Dad took a big job off of the schedule by hiring a roofer who was pretty hungry for work, and I was delighted. We were still pretty loosely connected in our family of four, scattered mentally, and running on fumes. As my thoughts started to ramble a bit towards what might happen after we left Chicago … land and building and putting down our own roots … I felt the exhaustion nibble away at the hope that we'd have enough energy to get the whole dream going. “Feeling old. Scared-of-starting-from-scratch old.” We had to let it go, and just focus on finishing well.


In late May, the lists we'd made months ago and then buried were dug out and posted on doors all around the house, and it started to make finishing seem more possible. There were plenty of things to cross off, and it made the place feel more like a work zone and less like my old home. Appliances were serviced, and a few more big checks written. Rooms started to get finished and staged for sale, and more and more things dragged out to the curb for anyone to take, or dropped off at charity.


Dad came over as often as he could, and started arriving at 9am on Saturday mornings in his work clothes, carrying a pair of Venti Starbucks coffees. Bernie spent every free day he had working on painting outside and plumbing and drywall and flooring. He was updating and finishing what he'd started back in 1984, when he designed and helped build the addition that took our small 3 bedroom ranch and turned it into a 4-ish bedroom house with plenty of space for guests and entertaining. His attention to detail made Michael and I feel quite a bit better about how our approach to painting and refinishing had gotten a bit obsessive, while Dad noted our mutual approaches with humor, patience, and ultimately, real appreciation.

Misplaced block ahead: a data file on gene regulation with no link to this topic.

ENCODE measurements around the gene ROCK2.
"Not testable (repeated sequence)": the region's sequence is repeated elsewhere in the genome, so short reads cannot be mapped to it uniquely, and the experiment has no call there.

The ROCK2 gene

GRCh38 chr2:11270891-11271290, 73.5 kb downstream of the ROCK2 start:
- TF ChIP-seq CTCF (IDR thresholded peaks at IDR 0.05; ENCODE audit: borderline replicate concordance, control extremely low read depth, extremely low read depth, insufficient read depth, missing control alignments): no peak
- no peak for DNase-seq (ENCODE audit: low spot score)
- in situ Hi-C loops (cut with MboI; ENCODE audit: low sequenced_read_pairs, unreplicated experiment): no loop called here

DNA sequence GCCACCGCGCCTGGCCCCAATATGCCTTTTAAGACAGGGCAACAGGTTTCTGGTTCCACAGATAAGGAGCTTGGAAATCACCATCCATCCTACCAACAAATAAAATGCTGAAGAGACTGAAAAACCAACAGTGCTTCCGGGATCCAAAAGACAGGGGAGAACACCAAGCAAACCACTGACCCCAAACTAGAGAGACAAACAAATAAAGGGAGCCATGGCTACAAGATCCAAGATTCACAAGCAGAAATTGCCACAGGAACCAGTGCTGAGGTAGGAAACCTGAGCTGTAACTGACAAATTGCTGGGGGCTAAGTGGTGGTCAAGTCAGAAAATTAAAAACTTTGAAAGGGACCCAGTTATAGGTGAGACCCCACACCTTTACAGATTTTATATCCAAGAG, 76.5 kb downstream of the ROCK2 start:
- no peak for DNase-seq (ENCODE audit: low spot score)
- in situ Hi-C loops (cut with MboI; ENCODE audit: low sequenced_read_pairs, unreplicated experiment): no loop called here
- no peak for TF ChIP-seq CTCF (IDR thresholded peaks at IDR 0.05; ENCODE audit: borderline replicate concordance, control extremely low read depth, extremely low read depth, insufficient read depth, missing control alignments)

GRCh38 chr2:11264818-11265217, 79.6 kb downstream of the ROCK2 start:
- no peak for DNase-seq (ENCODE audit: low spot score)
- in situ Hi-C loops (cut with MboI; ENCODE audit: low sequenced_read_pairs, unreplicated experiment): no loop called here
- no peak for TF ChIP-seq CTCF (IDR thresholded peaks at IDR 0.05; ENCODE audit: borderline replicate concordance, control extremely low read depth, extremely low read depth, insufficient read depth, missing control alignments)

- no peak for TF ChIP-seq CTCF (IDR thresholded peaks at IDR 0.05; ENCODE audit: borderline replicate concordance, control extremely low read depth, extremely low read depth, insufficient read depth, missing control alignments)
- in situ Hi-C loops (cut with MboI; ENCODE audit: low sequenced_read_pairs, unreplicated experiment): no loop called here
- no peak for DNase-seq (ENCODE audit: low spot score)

The kitchen was left for last, and the soft spot in the floor by the sink had to be addressed. Under a single sheet of vinyl flooring, it was tricky to fix without having to redo the entire floor, or replace more than just the rotted part of the subfloor. They came up with a system, removed a whole bank of cabinets and the sink and dishwasher, peeled back the vinyl and part of the wall … and discovered a deserted mouse condo, complete with a neat row of drained mini cream containers and the ID tag that belonged to Chico, Mom and Dad's last cat who had been dead for a good 10 years at least! It was kind of fun to remove all the previous layers of flooring in that spot, and match the various colors up to the layers of paint that Michael had sanded off of the old back door. I love piecing together old house clues into a story.


The final stretch, the loooong stretch, took up the last few weeks of June, and then slid into July. We'd hoped to leave by July 4th, but there was still a garage to clean out, driveway to refinish, trees to trim, stuff to dispose of, hardware to find and install, carpets to clean, things to label, freezers to empty, paperwork to sort and fill out, prices to set, birthdays to celebrate, last dinners with family, last chats with the neighbors, last trips to drop things off at Park Ave and reStore and BTP (Dad's work) and whatever thrift store happened to still be open.